Biography of Madison Young

A prominent early settler, and useful man, was Madison Young, or “Esquire,” as everybody in the county knew him. Entering Union College, New York, at the age of twenty-three, he worked his way through, paying his expenses by manual labor, and graduated from the law department at the head of his class. He came here in December, 1849, opened a law office on Second Street, near Market, and at once identified himself with public affairs, especially those respecting schools, in the little hamlet at Raccoon Forks. He was admitted to the Bar the following Spring Term of court, and appointed Special Prosecutor for the counties of Dallas, Warren, Madison, Jasper, Boone, and Marshall, the Fifth Judicial District then embracing those counties.

Early in 1850, a movement was made for the formation of a School District, and at a meeting of the Directors, in May, he was elected Secretary. His record says:

“On motion, the electors present proceeded to vote by ballot whether they would levy a tax or not upon the taxable property in School District Number Five, Des Moines Township. One vote was given for a tax, and seventeen votes for no tax. Whereupon it was declared that there should be no tax raised for the purpose of renting, hiring, building, or buying a schoolhouse at this time, in School District Number Five, Des Moines Township, Polk County, Iowa.

“The meeting then adjourned sine die.”

The particularity of this record indicates clearly the methodical manner in which the Esquire did his business.

The community was small, the people were poor, and felt unable to build schoolhouses, and the school was continued in the Court House.

In November, a meeting was held of the Directors to examine Charles L. Alexander respecting his qualifications to teach the school. (See page One Hundred and Twenty, Volume One.) It was at this meeting of the Directors a decision was made to purchase a lot and build a schoolhouse, and in 1851, one hundred dollars was paid for one-half acre at the northwest corner of Ninth and Locust, and by slow progress a two-story building was completed in 1855, costing about eleven thousand dollars, and occupied during the Winter term of 1856 by a corps of four teachers, with J. A. Stickney, Principal, and thus was begun the Public School System, with less than three hundred pupils.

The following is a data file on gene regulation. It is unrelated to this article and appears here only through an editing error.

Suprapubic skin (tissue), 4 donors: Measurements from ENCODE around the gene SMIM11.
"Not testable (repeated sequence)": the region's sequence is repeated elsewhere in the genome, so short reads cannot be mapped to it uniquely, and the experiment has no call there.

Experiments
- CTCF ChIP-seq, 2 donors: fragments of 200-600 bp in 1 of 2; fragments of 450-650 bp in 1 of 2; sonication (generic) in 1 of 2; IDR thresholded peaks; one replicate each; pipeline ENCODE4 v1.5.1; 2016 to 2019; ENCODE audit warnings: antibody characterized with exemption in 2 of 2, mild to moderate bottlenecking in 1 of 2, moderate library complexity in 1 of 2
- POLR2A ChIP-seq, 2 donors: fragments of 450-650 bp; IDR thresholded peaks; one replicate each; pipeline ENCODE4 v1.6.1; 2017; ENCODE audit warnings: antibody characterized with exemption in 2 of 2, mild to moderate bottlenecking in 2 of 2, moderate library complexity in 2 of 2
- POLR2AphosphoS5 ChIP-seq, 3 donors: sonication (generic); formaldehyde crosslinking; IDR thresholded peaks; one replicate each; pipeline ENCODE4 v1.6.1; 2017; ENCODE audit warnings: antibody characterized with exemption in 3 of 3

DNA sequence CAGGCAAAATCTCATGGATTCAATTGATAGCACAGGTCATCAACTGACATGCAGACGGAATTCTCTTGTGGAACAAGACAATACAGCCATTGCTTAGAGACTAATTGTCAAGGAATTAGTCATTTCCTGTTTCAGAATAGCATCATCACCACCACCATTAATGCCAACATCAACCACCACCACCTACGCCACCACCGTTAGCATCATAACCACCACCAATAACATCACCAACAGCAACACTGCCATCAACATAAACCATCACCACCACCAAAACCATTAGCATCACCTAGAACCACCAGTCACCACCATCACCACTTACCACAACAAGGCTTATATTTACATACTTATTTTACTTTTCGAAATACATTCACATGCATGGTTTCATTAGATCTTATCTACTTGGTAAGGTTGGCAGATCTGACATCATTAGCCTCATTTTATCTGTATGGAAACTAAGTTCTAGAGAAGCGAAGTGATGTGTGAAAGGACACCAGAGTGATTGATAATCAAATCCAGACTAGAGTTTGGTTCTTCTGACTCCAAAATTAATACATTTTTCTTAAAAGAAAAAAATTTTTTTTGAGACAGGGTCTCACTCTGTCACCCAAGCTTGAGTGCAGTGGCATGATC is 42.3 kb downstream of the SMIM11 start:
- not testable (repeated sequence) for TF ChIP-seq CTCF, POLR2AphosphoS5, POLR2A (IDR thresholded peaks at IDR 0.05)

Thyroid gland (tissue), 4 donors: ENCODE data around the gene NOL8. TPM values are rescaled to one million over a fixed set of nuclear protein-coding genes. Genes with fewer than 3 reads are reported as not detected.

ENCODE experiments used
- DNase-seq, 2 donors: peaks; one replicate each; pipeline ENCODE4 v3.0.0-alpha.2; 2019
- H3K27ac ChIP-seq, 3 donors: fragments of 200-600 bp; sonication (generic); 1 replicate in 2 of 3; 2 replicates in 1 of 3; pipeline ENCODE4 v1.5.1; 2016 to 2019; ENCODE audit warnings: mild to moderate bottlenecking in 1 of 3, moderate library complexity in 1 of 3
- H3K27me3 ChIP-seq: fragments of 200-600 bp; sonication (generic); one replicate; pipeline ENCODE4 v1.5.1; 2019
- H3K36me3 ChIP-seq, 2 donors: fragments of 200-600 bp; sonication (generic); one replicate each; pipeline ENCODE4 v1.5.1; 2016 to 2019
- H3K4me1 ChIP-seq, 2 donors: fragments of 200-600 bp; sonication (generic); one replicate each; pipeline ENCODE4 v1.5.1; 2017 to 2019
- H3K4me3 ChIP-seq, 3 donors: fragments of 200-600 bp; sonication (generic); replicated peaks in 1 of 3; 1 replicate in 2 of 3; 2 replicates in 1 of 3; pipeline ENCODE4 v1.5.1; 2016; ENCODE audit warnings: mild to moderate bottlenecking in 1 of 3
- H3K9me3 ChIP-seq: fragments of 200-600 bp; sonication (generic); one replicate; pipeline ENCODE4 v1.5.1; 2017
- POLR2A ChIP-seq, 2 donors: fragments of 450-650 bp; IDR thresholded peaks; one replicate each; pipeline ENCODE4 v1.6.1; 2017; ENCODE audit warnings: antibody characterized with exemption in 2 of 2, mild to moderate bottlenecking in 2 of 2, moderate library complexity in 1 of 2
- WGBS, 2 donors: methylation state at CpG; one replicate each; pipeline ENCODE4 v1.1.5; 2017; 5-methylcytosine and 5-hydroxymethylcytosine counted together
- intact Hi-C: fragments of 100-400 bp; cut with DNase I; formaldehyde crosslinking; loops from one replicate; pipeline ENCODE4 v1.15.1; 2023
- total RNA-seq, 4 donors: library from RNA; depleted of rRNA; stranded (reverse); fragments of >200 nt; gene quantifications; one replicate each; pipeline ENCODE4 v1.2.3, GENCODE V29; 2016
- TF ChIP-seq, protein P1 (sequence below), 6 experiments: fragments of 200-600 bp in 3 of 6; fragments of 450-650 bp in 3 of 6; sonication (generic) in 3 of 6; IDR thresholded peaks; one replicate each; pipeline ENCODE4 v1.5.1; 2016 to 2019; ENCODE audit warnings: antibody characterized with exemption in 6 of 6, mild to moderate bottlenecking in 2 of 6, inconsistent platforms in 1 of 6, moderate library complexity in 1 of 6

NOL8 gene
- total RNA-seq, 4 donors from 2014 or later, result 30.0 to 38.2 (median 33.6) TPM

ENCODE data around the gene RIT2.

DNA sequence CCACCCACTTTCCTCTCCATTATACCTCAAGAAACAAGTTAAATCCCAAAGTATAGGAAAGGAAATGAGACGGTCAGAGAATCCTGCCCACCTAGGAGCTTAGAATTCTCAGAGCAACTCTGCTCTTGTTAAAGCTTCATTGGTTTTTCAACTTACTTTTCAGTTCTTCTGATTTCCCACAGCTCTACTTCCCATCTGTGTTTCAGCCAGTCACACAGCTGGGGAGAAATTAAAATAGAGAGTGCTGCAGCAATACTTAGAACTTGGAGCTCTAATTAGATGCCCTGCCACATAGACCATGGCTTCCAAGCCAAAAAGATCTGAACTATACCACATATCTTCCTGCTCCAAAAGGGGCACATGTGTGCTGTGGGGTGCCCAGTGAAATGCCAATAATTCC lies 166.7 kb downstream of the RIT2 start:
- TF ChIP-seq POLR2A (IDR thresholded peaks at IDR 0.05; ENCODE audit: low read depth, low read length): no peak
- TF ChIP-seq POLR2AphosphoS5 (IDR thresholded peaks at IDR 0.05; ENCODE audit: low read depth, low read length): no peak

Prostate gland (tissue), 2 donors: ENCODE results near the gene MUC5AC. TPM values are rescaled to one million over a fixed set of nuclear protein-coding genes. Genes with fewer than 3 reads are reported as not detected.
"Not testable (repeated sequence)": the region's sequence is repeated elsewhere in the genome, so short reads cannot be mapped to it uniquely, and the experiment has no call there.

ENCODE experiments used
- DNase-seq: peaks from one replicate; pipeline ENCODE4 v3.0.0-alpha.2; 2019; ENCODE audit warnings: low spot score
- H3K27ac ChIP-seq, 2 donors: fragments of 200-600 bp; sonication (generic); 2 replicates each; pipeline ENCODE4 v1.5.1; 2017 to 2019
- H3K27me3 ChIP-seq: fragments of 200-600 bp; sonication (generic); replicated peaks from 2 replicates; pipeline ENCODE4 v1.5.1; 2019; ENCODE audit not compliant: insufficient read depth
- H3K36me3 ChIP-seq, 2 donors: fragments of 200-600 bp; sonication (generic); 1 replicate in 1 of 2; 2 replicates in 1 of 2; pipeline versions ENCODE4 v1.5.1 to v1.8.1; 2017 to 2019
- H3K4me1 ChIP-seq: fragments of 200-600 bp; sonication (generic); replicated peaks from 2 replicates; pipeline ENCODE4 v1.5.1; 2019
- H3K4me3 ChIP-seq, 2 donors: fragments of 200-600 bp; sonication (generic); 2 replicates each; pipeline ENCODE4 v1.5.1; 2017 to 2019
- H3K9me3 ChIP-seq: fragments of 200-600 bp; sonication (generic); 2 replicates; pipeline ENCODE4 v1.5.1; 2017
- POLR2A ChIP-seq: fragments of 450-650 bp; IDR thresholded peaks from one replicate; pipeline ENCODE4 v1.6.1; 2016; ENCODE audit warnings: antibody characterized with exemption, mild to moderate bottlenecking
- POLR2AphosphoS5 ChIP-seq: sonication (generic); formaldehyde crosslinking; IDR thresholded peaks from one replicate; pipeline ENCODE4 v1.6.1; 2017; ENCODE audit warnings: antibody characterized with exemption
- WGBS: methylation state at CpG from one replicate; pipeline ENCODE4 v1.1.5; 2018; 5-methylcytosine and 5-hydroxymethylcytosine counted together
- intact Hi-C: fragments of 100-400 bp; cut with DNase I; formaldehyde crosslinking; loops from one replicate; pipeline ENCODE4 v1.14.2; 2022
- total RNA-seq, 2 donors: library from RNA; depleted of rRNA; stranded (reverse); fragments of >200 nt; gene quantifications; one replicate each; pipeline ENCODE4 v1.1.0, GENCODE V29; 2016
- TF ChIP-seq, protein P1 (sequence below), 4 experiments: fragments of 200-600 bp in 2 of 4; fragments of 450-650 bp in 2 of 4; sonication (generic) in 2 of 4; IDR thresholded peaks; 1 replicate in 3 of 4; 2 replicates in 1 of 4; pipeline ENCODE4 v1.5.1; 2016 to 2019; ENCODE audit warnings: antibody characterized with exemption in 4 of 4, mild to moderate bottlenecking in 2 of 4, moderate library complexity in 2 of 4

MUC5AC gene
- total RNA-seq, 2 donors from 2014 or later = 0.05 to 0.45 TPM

In 1851, Young was elected Justice of the Peace and Coroner. During his term occurred the cow case, notable among the early settlers, the details of which are given in the sketch of Judge Curtis Bates. (See page Four Hundred and Twenty-two, Volume One.)

In May, 1855, at a State Conference of the Lutheran Church, it was decided to establish an institution for higher education at some point within forty miles of the Capital, which manifested the most liberality toward it, and to be known as Iowa Central College. Judge Casady, Doctor F. C. Grimmel, Esquire Young, and Captain F. R. West at once took the matter up to secure its location at Des Moines, a characteristic of the pioneers to work unitedly in promoting the welfare of the town, regardless of their individual church associations. A subscription was raised, a site purchased for sixteen hundred dollars, at Fifteenth Street and Woodland Avenue. The proffer was accepted, and during the Summer of 1856, the corner stone was laid and the walls erected, but, because of the hard times and scarcity of building material, work was suspended for want of funds. At this juncture, Judge Casady, Father Bird, Esquire Young, Captain West, R. W. Sypher, and Doctor Grimmel gave their individual notes, at thirty per cent interest, for a loan of five thousand dollars, to go on with the work, and in 1857, the roof was put on and construction suspended, the bare walls being left exposed to the elements as a deserted building until 1865, when the property was sold to the Baptist denomination. A subscription fund of twelve thousand dollars was then raised in Des Moines, the building completed, and in 1886 was inaugurated the University of Des Moines, by Elder Nash. Later, the property was sold and the University became what is now Des Moines College.